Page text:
Bruno leaves on an errand. Despite warning the children to "behave", events spiral downhill as the Merrye kids run amok. The basement dwellers are unleashed. The children chase the terrified Emily out of the house in the dark woods, where she is captured and raped by Ralph while his sisters look on.

Peter and Ann, having delayed finding lodging due to having dinner, find that all the rooms in town are taken are forced to return to the mansion for the night. As they arrive, Virginia and Elizabeth, fearing the consequences of what will happen, reluctantly make a plan to take care of them.

Greeting Peter and Ann in a sweet and fawning manner, they tell them that their two companions have gone to sleep. Elizabeth escorts the "pretty lady" Ann to her room, while Virginia begins flirting with Peter. Elizabeth leads Ann into the clutches of Ralph, who prevents her from screaming.

Bruno returns and realizes that he has lost control of the children and of their secret unsavory lives. Retrieving dynamite from a shed, he begins a plan to destroy the house, along with himself and the children.

Meanwhile Virginia begins a spider "game" with Peter. She begins wrapping Peter in cobwebs, immobilizing him in a chair. Virginia is about to "sting" the horrified Peter to death with her knives when Elizabeth intervenes at the last minute to stop her. She calls Virginia's attention to the problem of what to do with Ann, who is being held captive by Ralph.

As Virginia and Elizabeth plot to dispose of Ann, Peter struggles in his chair to free himself.

Out in the woods Emily awakes after being raped. Traumatized and delirious, she becomes sexually aggressive and murderous, calling out Ralph's name. Inside the house, she attacks him in vampiric style, while the two demented sisters struggle to defend him, all the while also confining Ann.

In the midst of being assaulted by tarantulas, Peter escapes his confinement and then frees Ann. As Bruno prepares the dynamite to destroy the house, he calmly urges Peter to escape the house as quickly as possible. Peter carries Ann out of the house to safety. Bruno turns to smile at the older demented Merrye relatives as they emerge from the basement. He then lights a bundle of dynamite to finish his plan of destroying the Merrye line. It is implied that all the Merryes, as well as Bruno and the now-demented Emily, are killed in the subsequent explosion.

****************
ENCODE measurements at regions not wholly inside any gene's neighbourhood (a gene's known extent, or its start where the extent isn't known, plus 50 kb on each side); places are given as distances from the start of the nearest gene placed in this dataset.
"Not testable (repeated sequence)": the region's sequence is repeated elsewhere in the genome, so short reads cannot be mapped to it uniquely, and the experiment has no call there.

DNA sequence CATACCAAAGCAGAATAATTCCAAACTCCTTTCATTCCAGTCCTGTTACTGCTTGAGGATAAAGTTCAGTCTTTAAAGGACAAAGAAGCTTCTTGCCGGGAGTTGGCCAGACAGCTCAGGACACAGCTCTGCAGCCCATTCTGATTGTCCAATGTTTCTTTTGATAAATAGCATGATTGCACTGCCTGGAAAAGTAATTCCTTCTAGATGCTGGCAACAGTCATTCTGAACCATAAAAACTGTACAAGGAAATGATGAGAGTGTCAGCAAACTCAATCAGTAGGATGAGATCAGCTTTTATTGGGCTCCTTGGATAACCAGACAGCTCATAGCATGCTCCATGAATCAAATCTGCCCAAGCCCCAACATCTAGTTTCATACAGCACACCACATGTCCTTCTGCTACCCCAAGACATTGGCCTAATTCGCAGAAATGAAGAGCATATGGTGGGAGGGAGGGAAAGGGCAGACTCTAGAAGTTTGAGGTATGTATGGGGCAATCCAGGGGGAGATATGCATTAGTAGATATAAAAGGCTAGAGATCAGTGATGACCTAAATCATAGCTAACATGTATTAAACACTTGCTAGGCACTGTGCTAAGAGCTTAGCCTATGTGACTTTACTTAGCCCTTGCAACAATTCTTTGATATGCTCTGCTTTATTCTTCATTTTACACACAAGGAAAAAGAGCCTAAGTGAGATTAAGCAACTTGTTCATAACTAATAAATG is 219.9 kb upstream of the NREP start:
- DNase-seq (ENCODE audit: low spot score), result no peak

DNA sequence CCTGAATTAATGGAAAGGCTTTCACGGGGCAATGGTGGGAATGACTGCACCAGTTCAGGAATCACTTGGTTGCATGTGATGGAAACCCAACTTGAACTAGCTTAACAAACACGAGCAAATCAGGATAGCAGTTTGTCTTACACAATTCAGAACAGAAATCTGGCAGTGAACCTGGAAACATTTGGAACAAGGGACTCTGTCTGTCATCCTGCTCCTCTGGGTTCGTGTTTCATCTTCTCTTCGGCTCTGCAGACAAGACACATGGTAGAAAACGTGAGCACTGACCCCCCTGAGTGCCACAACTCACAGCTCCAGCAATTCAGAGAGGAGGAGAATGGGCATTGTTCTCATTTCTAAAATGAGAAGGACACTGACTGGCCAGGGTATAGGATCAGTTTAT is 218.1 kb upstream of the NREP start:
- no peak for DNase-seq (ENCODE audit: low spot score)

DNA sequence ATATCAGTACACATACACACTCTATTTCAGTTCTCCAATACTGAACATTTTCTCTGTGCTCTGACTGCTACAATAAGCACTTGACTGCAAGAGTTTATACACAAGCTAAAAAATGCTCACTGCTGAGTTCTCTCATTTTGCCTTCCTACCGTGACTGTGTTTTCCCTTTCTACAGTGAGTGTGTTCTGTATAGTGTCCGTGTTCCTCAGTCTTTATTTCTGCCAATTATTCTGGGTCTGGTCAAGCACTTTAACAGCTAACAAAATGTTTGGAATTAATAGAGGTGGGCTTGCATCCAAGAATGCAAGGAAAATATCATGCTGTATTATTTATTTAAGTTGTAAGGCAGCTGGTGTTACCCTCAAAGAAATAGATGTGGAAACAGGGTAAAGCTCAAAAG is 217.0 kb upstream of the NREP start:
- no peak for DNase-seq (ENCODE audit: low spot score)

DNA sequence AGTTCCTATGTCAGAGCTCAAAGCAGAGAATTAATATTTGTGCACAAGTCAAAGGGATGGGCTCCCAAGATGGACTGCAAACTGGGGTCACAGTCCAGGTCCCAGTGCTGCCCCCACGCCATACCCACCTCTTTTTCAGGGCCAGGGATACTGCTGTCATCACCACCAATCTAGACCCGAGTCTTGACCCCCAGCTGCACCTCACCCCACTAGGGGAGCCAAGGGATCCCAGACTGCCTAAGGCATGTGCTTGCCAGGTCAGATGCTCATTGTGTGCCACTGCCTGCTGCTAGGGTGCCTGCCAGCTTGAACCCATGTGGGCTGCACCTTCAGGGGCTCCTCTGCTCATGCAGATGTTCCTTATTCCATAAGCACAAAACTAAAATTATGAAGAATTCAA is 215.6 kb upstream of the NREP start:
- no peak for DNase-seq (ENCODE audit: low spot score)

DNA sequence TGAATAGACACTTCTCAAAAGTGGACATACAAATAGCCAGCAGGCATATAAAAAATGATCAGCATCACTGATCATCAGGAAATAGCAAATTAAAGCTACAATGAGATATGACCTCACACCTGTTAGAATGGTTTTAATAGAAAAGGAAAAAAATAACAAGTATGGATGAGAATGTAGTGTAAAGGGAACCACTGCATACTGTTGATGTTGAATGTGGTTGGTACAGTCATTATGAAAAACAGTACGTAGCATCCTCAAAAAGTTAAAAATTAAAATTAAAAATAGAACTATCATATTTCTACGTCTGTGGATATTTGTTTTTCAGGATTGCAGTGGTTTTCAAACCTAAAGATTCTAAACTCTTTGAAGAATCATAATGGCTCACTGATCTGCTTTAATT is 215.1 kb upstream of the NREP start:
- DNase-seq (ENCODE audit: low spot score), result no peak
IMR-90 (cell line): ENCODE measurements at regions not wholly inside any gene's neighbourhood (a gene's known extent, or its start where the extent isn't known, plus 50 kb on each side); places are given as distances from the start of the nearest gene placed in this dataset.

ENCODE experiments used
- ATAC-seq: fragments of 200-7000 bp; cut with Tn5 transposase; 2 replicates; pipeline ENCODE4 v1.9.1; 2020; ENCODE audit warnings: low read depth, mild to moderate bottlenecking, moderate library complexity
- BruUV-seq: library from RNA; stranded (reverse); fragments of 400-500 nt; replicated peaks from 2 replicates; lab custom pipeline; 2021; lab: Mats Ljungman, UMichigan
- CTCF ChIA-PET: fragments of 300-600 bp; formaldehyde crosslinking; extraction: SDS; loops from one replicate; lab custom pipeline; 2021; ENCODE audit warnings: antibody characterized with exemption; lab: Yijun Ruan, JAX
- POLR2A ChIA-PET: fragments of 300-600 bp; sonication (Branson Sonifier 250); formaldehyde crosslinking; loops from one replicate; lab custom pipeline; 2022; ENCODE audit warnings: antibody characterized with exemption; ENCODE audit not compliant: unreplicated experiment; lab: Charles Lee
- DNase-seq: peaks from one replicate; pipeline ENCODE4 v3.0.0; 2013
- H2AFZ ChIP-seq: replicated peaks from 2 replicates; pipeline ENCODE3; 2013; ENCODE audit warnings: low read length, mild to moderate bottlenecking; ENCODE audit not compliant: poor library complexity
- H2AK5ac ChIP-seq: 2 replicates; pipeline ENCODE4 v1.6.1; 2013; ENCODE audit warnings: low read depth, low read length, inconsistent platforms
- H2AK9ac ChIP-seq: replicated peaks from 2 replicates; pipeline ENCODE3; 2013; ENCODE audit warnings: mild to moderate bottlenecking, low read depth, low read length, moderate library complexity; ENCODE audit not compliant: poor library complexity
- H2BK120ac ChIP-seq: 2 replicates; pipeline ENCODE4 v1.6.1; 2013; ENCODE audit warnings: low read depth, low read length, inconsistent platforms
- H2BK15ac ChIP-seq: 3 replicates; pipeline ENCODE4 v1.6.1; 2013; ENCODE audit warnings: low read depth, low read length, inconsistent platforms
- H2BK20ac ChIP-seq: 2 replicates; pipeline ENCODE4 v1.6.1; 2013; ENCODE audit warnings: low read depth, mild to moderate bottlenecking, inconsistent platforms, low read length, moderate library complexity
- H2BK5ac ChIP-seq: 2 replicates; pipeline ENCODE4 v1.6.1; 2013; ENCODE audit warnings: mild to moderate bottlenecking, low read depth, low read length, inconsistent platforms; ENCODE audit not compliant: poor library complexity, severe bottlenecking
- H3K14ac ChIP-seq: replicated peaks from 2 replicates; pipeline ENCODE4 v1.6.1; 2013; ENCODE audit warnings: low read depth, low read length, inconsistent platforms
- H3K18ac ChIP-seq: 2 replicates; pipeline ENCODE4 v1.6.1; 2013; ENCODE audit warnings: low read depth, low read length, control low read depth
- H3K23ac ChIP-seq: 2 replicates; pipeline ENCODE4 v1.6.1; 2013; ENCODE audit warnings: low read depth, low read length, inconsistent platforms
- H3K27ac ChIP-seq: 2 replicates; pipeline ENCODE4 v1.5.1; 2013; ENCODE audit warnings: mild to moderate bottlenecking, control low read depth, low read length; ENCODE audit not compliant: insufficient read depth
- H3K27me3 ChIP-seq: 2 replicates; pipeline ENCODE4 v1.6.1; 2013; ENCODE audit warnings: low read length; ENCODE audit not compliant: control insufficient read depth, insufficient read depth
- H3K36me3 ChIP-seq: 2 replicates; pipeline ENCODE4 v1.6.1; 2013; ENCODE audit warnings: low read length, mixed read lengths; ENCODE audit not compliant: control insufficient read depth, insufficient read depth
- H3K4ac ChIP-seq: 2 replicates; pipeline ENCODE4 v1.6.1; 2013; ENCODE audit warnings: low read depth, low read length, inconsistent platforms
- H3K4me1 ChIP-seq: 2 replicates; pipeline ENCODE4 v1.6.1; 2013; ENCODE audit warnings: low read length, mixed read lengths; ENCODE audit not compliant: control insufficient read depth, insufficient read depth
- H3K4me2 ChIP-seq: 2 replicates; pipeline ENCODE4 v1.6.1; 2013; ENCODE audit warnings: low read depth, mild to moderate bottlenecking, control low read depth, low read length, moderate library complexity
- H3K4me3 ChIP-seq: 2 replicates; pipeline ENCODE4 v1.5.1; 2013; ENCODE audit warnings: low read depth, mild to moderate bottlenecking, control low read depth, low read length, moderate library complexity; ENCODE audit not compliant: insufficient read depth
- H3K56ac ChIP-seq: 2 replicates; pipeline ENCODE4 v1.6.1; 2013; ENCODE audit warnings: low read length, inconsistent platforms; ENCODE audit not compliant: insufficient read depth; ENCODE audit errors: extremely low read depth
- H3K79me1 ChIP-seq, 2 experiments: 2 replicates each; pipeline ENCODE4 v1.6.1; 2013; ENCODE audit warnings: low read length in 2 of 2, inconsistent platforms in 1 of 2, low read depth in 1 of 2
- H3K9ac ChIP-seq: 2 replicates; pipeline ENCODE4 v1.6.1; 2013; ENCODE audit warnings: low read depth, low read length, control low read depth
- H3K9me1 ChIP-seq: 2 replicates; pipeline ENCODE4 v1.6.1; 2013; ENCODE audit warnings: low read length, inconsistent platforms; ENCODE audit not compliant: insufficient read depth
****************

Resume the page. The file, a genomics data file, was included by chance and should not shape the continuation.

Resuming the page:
Back in the present day, Peter recounts the story as the movie comes to a close. Addressing the audience, he explains that, as the sole remaining heir, he inherited the Merrye's vast family fortune, married Ann and wrote a book on the strange "Merrye Syndrome" phenomenon. He adds that his particular branch of the family was distant enough to be immune to the syndrome. However, the camera cuts to Peter's young daughter, who eerily resembles Virginia, admiring a spider in its web.



The location chosen was the (now historic) Smith Estate in the Highland Park neighborhood of Los Angeles.[7]

The film was shot between August and September 1964. However, due to the original producer's bankruptcy, the film was not released until December 24, 1967.[8] Spider Baby suffered from poor marketing as well as a series of title changes, being billed alternatively as The Liver Eaters, Attack of the Liver Eaters, Cannibal Orgy, and The Maddest Story Ever Told. Although these alternate titles have little or no relation to the plot, the latter two appear in the lyrics of the title song sung by Chaney: "This cannibal orgy is strange to behold in the maddest story ever told." The opening titles of the film also dub it Spider Baby or, The Maddest Story Ever Told.[citation needed]

The cinematographer was Alfred Taylor, who had previously worked on the film The Atomic Brain. The entire production cost about $65,000, and took only 12 days to shoot in black and white.[9] The film was released as a double bill with Hell's Chosen Few.


Spider Baby first opened theatrically in Fremont, Ohio, as a double feature with The Wizard of Mars on December 8, 1967.[1] It opened in Shreveport, Louisiana, the following week, on December 13, 1967.[10]

Critical response